I’ve also herd that killing off the buffalo, at least for some, was a very deliberate choice as far as decimating the food for Native Americans. Another way to win a war.

    I’ve also heard that fighting with Native Americans was used by some to distract people from the struggle with slavery and abolition

  10. No matter whose word you go by, that was an awful
    lot of animals! Also an awful loss when they were
    destroyed! With an idea of the “process” involved
    in this “harvest,” all the animal except for the
    hides was probably wasted!

    Pat Cochran

  11. Hi Mary, great blog! Interestingly, Deborah Schneider has a blog on buffalo this very day at our Cactus Rose authors’ blogspot… http://twrpcactusrose.blogspot.com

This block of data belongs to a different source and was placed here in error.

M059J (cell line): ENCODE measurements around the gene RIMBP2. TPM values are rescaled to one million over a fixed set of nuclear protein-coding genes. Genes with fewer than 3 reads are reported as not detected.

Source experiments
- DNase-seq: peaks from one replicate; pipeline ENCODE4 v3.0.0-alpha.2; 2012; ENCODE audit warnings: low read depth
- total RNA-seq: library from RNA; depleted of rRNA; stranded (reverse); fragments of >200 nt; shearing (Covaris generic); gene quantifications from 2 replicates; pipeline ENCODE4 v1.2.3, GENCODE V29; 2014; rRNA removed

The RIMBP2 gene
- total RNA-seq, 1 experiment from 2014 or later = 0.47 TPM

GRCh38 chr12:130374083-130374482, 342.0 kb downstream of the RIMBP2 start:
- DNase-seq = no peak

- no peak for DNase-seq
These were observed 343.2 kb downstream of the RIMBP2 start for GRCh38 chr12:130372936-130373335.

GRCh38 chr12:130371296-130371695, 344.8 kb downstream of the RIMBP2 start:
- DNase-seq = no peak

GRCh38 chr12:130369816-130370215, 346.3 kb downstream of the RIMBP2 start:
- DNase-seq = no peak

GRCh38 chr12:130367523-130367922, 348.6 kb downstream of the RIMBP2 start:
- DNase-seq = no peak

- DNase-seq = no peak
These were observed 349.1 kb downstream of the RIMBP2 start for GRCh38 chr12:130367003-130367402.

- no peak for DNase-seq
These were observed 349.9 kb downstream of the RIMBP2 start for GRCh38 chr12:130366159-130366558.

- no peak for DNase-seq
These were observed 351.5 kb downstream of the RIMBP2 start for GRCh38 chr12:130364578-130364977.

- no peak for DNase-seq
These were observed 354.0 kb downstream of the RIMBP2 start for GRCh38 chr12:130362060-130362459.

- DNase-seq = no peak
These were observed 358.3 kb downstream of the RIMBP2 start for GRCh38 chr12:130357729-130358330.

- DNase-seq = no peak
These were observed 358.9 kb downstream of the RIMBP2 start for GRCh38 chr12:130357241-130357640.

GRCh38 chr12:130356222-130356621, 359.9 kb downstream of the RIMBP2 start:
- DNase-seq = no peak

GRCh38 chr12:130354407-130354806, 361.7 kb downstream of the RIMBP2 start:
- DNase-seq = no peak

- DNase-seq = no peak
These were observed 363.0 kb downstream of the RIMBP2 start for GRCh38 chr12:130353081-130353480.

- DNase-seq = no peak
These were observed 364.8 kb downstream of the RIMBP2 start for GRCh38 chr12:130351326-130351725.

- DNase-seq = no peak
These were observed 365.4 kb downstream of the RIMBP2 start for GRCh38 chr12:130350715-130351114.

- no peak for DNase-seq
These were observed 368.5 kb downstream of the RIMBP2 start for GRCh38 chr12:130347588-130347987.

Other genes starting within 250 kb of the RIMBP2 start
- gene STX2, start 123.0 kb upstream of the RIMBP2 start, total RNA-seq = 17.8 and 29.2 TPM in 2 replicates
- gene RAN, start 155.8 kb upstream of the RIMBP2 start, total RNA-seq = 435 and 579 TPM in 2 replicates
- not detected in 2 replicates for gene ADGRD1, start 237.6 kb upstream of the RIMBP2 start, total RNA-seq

(Deb will be a guest here next month.)

    They are/were a grand beast. My hubby saw a small herd of them in the hills near Solvang CA last Saturday during his Livestrong fundraiser bike ride. Private ranchland et al. And yes, I’m sure they’re meant to be beefalo.

    But still, how perfect for a rural Western setting.

    The wanton near-extinction of the species still gives me chills.

    Your pix are fabulous. Thanks for the great info. oxoxoxo

  12. Hi Mary!

    I loved this post. Traditional stories (and the writings of George Catlin — circa 1834) attest to the immense herds that went on for days and days without end. To this day, these stories are passed down from elders to the next generation, so that they might never be forgotten.

    But if you study the research and read of people who were there at the time, you read of these herds that went on and on and on without seeming end.

    I loved the pictures. Great post.

  13. I also think we should learn from history. Destroying the herds (which the Indians never thought would ever happen) starved the tribes so that the government could then go in and put them on reservations (concentration camps, if you please). If a government wishes to do away with you, please note the trouble that they go to to do so.